Current work and efforts to clean up the Fukushima Exclusion Zone

Current work and efforts to clean up the Fukushima Exclusion Zone

In the second part of our series about Fukushima, we are looking at current activity in the zone.

Significant efforts are being taken to clean up radioactive material that escaped the plant. This effort combines washing down buildings and scraping away topsoil. It has been hampered by the volume of material to be removed and the lack of adequate storage facilities. There is also a concern that washing surfaces will merely move the radioactive material without eliminating it.

In a Reuters story from August 2013, it was noted “many have given up hope of ever returning to live in the shadow of the Fukushima nuclear plant. A survey in June showed that a third of the former residents of Iitate, a lush village famed for its fresh produce before the disaster, never want to move back.

Half of those said they would prefer to be compensated enough to move elsewhere in Japan to farm.” In addition, despite being allowed to return home, some residents say the lack of an economy continues to make the area de facto unlivable.

Compensation payments to those who have been evacuated are stopped when they are allowed to return home, but as of August 2013 decontamination of the area has progressed more slowly than expected. There have also been revelations of additional leaks of radioactive water into the sea.

Walking around some parts is almost like a Japanese version of the liquidation of Chernobyl.

On 18 December 2011 representatives of 12 municipal governments near the plant were notified at a meeting at the city of Fukushima the three ministers in charge of handling the crises, of the government plan to redesign the classification of the no-entry zones around the Fukushima nuclear plant. From 1 April 2012 a three level system would be introduced, by the Japanese government:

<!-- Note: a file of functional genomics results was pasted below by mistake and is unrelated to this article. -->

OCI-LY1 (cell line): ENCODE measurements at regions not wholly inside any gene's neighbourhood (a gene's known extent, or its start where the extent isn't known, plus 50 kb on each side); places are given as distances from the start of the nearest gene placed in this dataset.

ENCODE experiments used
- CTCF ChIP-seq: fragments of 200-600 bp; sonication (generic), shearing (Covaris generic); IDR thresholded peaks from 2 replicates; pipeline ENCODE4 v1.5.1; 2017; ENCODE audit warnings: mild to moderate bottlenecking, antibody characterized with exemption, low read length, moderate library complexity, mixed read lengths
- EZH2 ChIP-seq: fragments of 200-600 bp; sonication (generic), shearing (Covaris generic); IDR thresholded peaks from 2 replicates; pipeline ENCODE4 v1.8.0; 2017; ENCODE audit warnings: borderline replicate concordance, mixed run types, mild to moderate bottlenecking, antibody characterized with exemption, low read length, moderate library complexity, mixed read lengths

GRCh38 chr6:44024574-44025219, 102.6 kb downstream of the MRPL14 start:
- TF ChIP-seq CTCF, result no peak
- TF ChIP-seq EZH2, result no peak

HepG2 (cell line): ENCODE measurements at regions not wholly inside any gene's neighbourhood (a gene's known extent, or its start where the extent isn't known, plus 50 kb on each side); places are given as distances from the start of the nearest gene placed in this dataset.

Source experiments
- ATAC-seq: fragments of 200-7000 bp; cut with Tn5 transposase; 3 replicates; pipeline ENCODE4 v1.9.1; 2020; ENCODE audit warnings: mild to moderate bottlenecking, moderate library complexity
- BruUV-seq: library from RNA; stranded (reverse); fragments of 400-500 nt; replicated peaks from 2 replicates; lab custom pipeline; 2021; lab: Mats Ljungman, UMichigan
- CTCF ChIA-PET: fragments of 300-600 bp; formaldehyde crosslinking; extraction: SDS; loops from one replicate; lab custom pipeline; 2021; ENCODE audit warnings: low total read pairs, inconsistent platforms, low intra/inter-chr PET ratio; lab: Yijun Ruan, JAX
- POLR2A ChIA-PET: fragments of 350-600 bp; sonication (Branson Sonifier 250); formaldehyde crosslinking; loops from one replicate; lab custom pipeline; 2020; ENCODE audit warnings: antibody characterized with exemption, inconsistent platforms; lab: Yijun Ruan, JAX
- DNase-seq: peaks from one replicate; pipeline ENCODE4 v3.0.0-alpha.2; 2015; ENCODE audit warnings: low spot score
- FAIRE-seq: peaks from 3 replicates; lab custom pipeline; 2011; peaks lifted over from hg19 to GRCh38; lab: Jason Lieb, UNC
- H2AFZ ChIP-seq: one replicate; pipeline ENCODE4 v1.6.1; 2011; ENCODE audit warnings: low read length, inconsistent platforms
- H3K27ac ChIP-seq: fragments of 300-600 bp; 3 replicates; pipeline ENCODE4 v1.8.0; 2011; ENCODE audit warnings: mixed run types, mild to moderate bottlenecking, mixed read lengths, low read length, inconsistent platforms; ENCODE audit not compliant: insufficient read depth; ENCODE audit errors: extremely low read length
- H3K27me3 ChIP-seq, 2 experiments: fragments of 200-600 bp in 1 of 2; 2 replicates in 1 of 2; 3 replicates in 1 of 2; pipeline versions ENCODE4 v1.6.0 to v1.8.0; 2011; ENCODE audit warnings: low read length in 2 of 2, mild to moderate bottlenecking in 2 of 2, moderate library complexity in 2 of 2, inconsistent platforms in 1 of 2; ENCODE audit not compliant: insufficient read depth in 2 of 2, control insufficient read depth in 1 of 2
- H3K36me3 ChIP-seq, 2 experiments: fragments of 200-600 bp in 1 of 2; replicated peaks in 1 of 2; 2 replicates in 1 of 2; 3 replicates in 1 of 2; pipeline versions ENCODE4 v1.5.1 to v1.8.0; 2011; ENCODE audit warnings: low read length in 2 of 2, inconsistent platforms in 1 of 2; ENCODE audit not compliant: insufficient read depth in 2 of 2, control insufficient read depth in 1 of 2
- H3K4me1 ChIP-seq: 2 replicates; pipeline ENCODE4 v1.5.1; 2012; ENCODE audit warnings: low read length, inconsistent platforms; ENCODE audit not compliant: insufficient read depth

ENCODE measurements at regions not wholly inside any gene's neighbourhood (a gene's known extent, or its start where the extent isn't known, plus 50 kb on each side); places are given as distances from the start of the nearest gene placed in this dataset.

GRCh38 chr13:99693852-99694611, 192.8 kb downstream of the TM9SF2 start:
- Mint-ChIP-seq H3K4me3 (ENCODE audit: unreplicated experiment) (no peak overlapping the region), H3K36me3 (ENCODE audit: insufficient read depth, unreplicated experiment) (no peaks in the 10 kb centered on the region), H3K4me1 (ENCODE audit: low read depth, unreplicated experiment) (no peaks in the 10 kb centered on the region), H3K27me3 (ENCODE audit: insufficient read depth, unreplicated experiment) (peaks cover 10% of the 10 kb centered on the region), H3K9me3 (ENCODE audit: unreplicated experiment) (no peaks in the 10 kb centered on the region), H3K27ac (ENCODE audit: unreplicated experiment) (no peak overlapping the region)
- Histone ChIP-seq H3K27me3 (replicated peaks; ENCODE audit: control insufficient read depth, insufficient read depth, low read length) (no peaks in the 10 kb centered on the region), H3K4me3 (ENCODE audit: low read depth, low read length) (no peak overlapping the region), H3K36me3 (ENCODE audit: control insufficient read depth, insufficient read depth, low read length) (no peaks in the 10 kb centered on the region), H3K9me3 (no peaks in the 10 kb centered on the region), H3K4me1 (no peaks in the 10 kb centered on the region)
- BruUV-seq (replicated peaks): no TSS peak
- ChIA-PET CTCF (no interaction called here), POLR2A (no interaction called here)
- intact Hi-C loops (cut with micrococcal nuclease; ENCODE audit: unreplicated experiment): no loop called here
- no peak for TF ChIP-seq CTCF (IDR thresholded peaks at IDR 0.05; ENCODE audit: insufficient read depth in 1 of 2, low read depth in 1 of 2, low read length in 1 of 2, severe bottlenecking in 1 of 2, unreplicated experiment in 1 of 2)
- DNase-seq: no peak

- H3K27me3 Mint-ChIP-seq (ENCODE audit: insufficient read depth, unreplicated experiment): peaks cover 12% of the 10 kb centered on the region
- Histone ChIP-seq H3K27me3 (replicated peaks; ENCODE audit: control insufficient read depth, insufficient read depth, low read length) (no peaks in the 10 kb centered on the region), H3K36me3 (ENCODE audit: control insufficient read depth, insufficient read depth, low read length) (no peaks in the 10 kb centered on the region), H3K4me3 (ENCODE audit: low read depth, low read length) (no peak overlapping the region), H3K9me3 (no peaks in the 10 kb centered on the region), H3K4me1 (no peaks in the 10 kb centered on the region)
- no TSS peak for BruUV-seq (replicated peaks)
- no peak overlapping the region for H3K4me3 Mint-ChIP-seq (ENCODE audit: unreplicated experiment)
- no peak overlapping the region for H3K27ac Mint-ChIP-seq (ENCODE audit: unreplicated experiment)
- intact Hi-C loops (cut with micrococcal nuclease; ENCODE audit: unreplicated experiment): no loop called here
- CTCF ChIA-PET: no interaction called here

1. Red zone – no-entry zones, with an annual radiation exposure of 50 millisieverts or more. In these places, habitation would be prohibited.
  2. Yellow zone – with annual radiation exposures between 20-50 millisievert. Here, former residents could return, but with restrictions
  3. Green zone – areas with exposure of less than 20 millisievert per year. In these zones, the residents would be allowed to return to their houses

Decontamination efforts were planned in line with this newly designed order, to help the people to return to places where the radiation levels would be relatively low.

There are teams of people who are gradually covering the entire area, taking readings and marking the ground in areas of high contamination.

If a building is too radiated, or in a bad state of repair, then the building is simply demolished.

The checkpoints here are not very different to those in Chernobyl. As you can see in the above photos, there is just one person working here and there are no brick or permanent structures for the staff – another indication that the Japanese government do not see this situation continuing indefinitely.

Along with people moving back to the area, train services have also re-opened. These are used by workers mainly, as despite government reassurances, people do not want to move back here.

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Since you’re here…

Contamination Zone is a group of people who are united by our love for the Chernobyl Zone. We are a non-profit organisation and every year we raise thousands of euros for good causes in the Chernobyl Zone, such as firefighting equipment, monument restoration, animal welfare and more.

If you are planning or thinking about a trip to the zone, please check out our trips to Ukraine in 2023 and if you still have unanswered questions, feel free to get in touch!

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